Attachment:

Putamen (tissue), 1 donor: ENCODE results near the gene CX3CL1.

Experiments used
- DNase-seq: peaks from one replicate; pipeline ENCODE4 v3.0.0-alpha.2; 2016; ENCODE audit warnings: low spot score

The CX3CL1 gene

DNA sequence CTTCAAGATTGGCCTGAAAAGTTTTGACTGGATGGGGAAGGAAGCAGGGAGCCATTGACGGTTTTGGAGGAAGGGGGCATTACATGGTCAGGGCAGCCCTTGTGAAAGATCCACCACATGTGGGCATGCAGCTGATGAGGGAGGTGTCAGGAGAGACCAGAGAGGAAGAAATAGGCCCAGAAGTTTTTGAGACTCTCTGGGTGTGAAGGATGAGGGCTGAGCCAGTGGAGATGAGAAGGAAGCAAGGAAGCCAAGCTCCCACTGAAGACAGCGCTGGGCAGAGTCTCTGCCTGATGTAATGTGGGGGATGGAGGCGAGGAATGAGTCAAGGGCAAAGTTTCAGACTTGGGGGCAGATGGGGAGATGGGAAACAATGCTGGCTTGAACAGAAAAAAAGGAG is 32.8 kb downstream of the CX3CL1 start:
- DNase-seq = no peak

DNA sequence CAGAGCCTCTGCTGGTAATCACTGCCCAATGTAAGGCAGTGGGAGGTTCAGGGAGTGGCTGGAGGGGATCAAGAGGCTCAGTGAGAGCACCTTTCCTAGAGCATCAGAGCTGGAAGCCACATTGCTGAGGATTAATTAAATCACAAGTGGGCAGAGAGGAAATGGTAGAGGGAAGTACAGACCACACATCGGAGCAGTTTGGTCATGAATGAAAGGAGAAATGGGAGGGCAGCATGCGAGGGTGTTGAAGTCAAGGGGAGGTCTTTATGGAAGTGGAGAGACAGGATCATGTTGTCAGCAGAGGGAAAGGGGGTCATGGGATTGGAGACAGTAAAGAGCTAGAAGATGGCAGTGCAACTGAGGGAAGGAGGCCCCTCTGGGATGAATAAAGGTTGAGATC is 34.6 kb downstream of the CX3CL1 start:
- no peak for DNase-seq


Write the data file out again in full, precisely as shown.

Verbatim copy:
Putamen (tissue), 1 donor: ENCODE results near the gene CX3CL1.

Experiments used
- DNase-seq: peaks from one replicate; pipeline ENCODE4 v3.0.0-alpha.2; 2016; ENCODE audit warnings: low spot score

The CX3CL1 gene

DNA sequence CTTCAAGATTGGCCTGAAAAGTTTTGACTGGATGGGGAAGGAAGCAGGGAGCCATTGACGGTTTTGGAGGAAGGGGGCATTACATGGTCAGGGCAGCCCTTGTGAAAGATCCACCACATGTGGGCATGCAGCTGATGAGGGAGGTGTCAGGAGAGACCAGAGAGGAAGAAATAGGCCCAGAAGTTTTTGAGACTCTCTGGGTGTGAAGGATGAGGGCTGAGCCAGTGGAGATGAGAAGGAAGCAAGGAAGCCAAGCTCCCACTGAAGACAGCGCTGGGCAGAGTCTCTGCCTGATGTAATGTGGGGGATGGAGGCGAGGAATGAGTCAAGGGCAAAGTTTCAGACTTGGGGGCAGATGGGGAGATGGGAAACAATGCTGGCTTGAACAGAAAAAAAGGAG is 32.8 kb downstream of the CX3CL1 start:
- DNase-seq = no peak

DNA sequence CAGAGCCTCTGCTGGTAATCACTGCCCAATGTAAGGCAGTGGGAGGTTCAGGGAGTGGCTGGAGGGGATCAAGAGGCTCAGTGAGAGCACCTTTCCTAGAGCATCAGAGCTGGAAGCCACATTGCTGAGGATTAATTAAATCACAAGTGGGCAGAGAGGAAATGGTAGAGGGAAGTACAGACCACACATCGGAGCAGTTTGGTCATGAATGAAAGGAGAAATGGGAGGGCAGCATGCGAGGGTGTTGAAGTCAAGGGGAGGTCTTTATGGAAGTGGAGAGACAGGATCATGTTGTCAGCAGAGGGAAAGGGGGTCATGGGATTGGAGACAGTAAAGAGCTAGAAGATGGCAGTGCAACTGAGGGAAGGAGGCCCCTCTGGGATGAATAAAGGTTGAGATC is 34.6 kb downstream of the CX3CL1 start:
- no peak for DNase-seq